• G06Q10/087Inventory or stock management, e.g. order filling, procurement, balancing against orders

Abstract

Interactive data visualization features are provided, including an interactive graphical data representation, but the embodiments are not so limited. An exemplary computer-implemented method provides an interactive data visualization interface that includes a graphical time line representation and a number of visual change indicators used in part to provide symbolic cues and highlight changes made to adjustable aspects of the graphical time line representation. An exemplary computing architecture includes at least one client and server including a data communication interface used in part to provide visualization data to display an interactive time line representation as part of providing an interactive data visualization tool. Other embodiments are included and available.

Description

    BACKGROUND
  • Important business decisions often revolve around comprehension of complex data sets in the context of some business goal. For example, a company may use database and spreadsheet applications to track profitable and unprofitable assets over a particular calendar year using multidimensional sets of data that may include partner data, customer data, or other information. Video processing methods and rendering programs provide algorithms that can process multiple dimensions of a complex data set as part of rendering a visualization. For example, a user may use a visualization of a projected trend in attempts to understand the highly complex nature of the vast numbers of values to track or plot. Data reduction methods can be used to reduce the complex data by creating new dependent variables. For example, sales and expense data can be reduced and visualized in terms of profit or loss which may be more meaningful to the end-user. However, many of the available applications are limited to pre-set interface control types and static user interaction features.
  • SUMMARY
  • This summary is provided to introduce a selection of concepts in a simplified form that are further described below in the Detailed Description. This summary is not intended to identify key features or essential features of the claimed subject matter, nor is it intended as an aid in determining the scope of the claimed subject matter.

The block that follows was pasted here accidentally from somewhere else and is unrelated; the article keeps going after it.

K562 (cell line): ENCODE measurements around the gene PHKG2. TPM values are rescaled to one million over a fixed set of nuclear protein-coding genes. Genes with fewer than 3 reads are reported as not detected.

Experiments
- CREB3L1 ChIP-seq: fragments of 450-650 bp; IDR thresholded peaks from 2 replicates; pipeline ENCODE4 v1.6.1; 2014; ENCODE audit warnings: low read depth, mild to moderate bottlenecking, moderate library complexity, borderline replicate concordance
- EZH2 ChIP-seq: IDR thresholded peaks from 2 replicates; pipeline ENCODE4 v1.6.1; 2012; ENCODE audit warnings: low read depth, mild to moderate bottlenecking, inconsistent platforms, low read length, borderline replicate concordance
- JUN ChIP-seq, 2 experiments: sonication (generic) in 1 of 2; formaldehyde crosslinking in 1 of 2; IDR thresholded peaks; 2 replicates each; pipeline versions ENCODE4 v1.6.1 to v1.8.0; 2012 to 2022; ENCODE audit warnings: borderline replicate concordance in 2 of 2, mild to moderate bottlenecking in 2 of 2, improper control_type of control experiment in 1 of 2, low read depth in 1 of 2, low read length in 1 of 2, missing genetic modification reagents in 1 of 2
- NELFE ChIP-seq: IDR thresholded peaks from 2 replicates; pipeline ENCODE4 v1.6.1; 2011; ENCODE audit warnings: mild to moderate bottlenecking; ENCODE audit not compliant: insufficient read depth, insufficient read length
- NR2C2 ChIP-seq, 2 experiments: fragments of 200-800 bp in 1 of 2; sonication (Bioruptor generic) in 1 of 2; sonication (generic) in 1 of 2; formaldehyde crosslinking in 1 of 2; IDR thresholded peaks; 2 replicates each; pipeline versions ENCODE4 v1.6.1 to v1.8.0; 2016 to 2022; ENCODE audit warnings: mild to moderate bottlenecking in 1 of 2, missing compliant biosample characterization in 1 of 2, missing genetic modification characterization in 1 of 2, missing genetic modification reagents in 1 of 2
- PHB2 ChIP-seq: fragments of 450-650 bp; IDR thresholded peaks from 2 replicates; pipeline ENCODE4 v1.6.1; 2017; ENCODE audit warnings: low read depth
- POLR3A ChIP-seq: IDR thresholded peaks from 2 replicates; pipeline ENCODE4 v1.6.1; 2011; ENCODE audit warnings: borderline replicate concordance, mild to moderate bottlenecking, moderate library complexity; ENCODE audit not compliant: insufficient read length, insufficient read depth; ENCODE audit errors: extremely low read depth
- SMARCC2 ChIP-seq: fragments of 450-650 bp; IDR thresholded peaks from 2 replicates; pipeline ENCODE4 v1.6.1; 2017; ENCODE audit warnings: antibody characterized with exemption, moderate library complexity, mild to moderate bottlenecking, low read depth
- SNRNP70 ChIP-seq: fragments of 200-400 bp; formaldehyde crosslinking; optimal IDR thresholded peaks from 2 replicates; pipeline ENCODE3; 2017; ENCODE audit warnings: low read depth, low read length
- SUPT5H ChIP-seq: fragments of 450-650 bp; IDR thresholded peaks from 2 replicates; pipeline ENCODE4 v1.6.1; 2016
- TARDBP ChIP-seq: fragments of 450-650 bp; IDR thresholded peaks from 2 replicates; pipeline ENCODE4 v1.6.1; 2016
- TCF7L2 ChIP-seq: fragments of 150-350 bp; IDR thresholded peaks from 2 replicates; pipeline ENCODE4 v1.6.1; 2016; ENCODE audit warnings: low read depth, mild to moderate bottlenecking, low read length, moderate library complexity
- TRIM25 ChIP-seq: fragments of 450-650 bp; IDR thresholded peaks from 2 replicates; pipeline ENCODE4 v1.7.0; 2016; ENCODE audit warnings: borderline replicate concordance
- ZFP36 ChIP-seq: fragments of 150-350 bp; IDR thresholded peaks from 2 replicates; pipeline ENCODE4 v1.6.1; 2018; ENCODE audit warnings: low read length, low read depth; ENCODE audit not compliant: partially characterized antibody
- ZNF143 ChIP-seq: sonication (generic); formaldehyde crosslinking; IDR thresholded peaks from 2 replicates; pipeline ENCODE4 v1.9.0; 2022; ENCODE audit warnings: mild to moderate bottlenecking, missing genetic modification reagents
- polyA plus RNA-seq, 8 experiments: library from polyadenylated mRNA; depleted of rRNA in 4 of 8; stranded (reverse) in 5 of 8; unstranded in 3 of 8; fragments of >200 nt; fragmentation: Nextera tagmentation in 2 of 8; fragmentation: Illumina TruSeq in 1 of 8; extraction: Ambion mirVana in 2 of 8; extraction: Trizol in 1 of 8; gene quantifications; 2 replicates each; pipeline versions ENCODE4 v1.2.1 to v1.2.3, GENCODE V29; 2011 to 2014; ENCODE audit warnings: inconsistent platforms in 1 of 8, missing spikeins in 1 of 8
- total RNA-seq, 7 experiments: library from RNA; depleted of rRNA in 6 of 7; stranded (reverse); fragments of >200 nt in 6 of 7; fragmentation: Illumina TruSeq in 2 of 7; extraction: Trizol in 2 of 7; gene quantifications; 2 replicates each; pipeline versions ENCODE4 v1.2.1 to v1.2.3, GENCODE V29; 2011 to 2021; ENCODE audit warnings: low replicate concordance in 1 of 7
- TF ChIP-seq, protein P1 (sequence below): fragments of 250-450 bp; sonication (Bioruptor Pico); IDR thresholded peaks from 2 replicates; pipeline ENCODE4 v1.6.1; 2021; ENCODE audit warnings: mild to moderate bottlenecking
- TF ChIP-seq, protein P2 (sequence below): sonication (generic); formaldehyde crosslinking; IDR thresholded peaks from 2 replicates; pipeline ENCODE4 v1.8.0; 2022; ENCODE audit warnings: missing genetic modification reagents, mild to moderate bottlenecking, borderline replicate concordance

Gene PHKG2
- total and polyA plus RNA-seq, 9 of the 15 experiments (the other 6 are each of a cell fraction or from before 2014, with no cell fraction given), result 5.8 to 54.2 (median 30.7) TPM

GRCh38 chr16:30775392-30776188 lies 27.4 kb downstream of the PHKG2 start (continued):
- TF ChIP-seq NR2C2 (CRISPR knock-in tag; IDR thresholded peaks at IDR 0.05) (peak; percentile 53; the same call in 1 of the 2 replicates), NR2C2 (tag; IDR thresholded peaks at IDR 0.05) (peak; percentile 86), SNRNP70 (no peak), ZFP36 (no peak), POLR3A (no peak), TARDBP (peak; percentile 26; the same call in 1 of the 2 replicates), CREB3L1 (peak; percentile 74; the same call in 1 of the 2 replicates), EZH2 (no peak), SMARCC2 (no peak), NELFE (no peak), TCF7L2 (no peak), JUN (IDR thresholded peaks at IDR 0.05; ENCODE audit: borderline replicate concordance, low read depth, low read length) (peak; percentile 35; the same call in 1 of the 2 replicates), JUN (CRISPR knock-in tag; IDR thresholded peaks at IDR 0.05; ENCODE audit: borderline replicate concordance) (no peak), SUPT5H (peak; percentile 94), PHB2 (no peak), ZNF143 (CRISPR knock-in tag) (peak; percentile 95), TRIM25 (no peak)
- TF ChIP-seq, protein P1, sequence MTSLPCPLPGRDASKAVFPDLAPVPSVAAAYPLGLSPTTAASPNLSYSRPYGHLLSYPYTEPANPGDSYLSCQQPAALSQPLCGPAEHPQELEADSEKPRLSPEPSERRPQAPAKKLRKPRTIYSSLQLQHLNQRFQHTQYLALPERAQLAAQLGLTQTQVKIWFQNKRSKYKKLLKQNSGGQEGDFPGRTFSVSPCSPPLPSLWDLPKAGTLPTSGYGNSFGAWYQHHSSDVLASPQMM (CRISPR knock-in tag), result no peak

• Embodiments provide interactive data visualization features, including an interactive graphical data representation, but the embodiments are not so limited. In an embodiment, a computer-implemented method provides an interactive data visualization interface that includes a graphical time line representation and a number of visual change indicators used in part to provide symbolic cues and highlight changes made to adjustable aspects of the graphical time line representation. In one embodiment, a computing architecture includes at least one client and server including a data communication interface used in part to provide visualization data to display an interactive time line representation as part of providing an interactive data visualization tool. Other embodiments are included and available.
  • These and other features and advantages will be apparent from a reading of the following detailed description and a review of the associated drawings. It is to be understood that both the foregoing general description and the following detailed description are explanatory only and are not restrictive of the invention as claimed.
  • BRIEF DESCRIPTION OF THE DRAWINGS
  • FIG. 1 is a block diagram of an exemplary system.
  • FIGS. 2A-2I depict aspects of an exemplary client-server based visualization environment.
  • FIGS. 3A-3I depict aspects of an exemplary visualization interface.